Introducing persuasive design principles in digital ticketing solutions
1. February 2023
The basic principles, elements and techniques that persuasive design uses to influence human behaviour and decision-making, is crucial to growing ticket sales in a digital and mobile age. Persuasive design should be used to enhance the ticket buying process, making it more personalized, engaging and convenient.
SOCIAL PROOF AND GROUP THINK
The first key principle of persuasive design is social proof, a theory first formed by Robert Cialdini in his book “Influence”. The term suggests that individuals are inclined to imitate the actions of others when making decisions. Within the ticketing domain, it can be applied displaying number of tickets already sold, specific data on who already bought tickets like location, age or gender. Testimonials from previous guests, or an invite to engage with other guests before the event. Social proof like these, build trust and increases the likelihood of potential customers making a purchase.
Social proof is not a new discovery in Behavorial psychology. In his book “Victims of Groupthink” psychologist Irving Janis address the phenomenon “Herd Behaviour”, explaining how the individual conform to the actions of the group, as a way of fitting in, avoiding social rejection, and maintaining social status. Anyone that has ever been involved in fan culture, knows the value of owning the right artifacts, the right collectibles, being able to document being a part of the community.
Besides the obvious ways to incorporate social proof in mobile ticket solutions, a deeper understanding and acceptance of the individuals need for being an accepted part of a group, can be used for improving the entire ticketing and event experience. If you’ve never been to a soccer match or to a classical music concert, you have no idea how to fit in. The pre-event possibilities the mobile ticket offers can educate you, so you feel comfortable that you’ll fit in, and get the herds approval.
NUDGING A SCARCITY MINDSET
Persuasive design borrows from many different scientific traditions, and uses the economic concept of scarcity, where demand for a specific good or service is higher than supply. In a Persuasive design context, it has been proven several times that people are more likely to take distinct action, if they are made to believe that the opportunity in front of them is limited or rare.
Adapted to the process of selling digital and/or mobile tickets, this can be applied emphasizing limited number of available tickets. Creating a sense of urgency showing a countdown to the upcoming event.
The use of game design elements in non-game settings, is well known, but incorporating interactive elements to the digital and mobile tickets, may be one of the most obvious sales increasing elements to apply from the persuasive design cookbook.
Anyone that has ever played any kind of computer game, knows how crucial the feeling of progress is, quite often more important than the actual gameplay. In almost every signup proces, purchase or any other digital activity, your progress is documented and presented to you visually, to reward you and encourage you to continue. This basic element has a profound effect on the human brain, and the reward expectations impact on the cognition is well documented in multiple studies within neuroscience.
WITHOUT A REFERENCE, NO PERCEPTION EXISTS
This widely accepted truth, was made operational by Dan Ariely in his book “Predictably Irrational”, introducing the term “Anchors”. Based on the idea that people base their perception, and therefore, there decisions on reference points or starting points. What Dan did was telling us all what we already knew, if you want to sell a cheap $10 watch for $20, display it next to a fancier watch that looks almost the same but cost $100.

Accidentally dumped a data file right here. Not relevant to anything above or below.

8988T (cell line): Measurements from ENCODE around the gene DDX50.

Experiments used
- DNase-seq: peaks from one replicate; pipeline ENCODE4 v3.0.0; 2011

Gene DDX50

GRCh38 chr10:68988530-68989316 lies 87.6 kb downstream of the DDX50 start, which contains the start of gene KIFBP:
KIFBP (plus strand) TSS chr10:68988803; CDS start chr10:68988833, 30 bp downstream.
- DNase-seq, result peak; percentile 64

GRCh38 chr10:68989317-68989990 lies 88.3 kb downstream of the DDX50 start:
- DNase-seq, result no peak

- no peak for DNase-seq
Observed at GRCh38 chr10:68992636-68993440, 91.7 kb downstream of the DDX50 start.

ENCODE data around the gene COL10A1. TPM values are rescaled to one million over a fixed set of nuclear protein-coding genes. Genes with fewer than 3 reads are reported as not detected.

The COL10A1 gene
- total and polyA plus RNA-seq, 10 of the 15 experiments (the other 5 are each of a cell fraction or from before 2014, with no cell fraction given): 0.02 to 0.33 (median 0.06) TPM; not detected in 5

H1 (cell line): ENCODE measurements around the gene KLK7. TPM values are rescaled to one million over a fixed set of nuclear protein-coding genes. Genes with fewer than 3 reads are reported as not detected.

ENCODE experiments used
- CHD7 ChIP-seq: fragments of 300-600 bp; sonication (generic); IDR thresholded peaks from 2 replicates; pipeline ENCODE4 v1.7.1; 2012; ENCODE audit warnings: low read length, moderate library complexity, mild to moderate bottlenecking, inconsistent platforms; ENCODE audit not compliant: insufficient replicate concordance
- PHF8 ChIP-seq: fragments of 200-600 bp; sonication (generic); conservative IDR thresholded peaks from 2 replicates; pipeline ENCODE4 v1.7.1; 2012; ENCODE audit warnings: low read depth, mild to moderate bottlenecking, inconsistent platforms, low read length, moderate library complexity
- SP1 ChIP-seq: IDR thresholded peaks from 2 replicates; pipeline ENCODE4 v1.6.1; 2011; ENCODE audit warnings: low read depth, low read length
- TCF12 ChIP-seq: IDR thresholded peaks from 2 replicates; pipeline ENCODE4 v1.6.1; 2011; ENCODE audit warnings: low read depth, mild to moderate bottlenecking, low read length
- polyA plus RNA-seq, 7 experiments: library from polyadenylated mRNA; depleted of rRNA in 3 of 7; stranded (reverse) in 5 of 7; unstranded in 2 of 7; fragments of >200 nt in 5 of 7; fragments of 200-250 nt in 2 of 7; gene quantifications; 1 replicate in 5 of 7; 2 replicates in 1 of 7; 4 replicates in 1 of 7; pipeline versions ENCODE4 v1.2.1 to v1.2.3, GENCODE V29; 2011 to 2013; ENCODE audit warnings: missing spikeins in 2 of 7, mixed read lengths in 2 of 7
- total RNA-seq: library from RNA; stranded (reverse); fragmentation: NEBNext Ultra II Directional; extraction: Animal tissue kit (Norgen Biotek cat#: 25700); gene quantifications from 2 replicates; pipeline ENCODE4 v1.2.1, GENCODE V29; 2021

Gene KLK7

When a future concert guest is picking out seats at a venue, selling the more expensive seats uses the same concept to alter perception, but instead of emphasizing the difference, the reference point here downplays the difference between the price for the cheap seats and the 10 to 20% more expensive seats.
THE ART OF UX & UI
If UX was a religion, scripture would be “Don’t make me think” by Steve Krug. It defined how the user experience, usability, user interface, was essential to the success of a product or service, and how to ensure that.
Any obstacle that the customer experience, most be either removed, improved or reduced, so that the process in itself becomes as seamless and smooth as possible. Friction is the enemy, and logic is what 9 out of 10 finds natural, and not what the company, the engineers or even the UX expert think is the right way. If the user misunderstands, the design is wrong.
PERSUASIVE DESIGN ENHANCES THE DIGITAL SOLUTION
The psychology and concepts behind the Persuasive Design craft, is wisdom man has known always, but in a digital age it has become a discipline that grows stronger with every new technological possibility. As a toolbox for creating more efficient and seamless solutions and well working marketing funnels, it is powerful, as a way of understanding and enhancing the entire customer journey, it can be the determining factor for success.
Cialdini, R. B. (1984). “Influence: The psychology of persuasion.” New York: William Morrow.
James B. Rowe, Doris Eckstein, Todd Braver, Adrienne M. Owen (2014) “How Does Reward Expectation Influence Cognition in the Human Brain?” Behavioural and Clinical Neurosciences Institute, Cambridge, UK
Steve Krug (2000) “Don’t make me think”
Irving Janis (1972) “Victims of Groupthink”.
Norman, D. A. (2013). “The design of everyday things.” Basic books.
Schell, J. (2014). ” The art of game design: A book of lenses.” CRC Press.
About the Author
CMO at Venue Manager A/S
BA in Marketing Management
Diploma in Economics
BA in Communication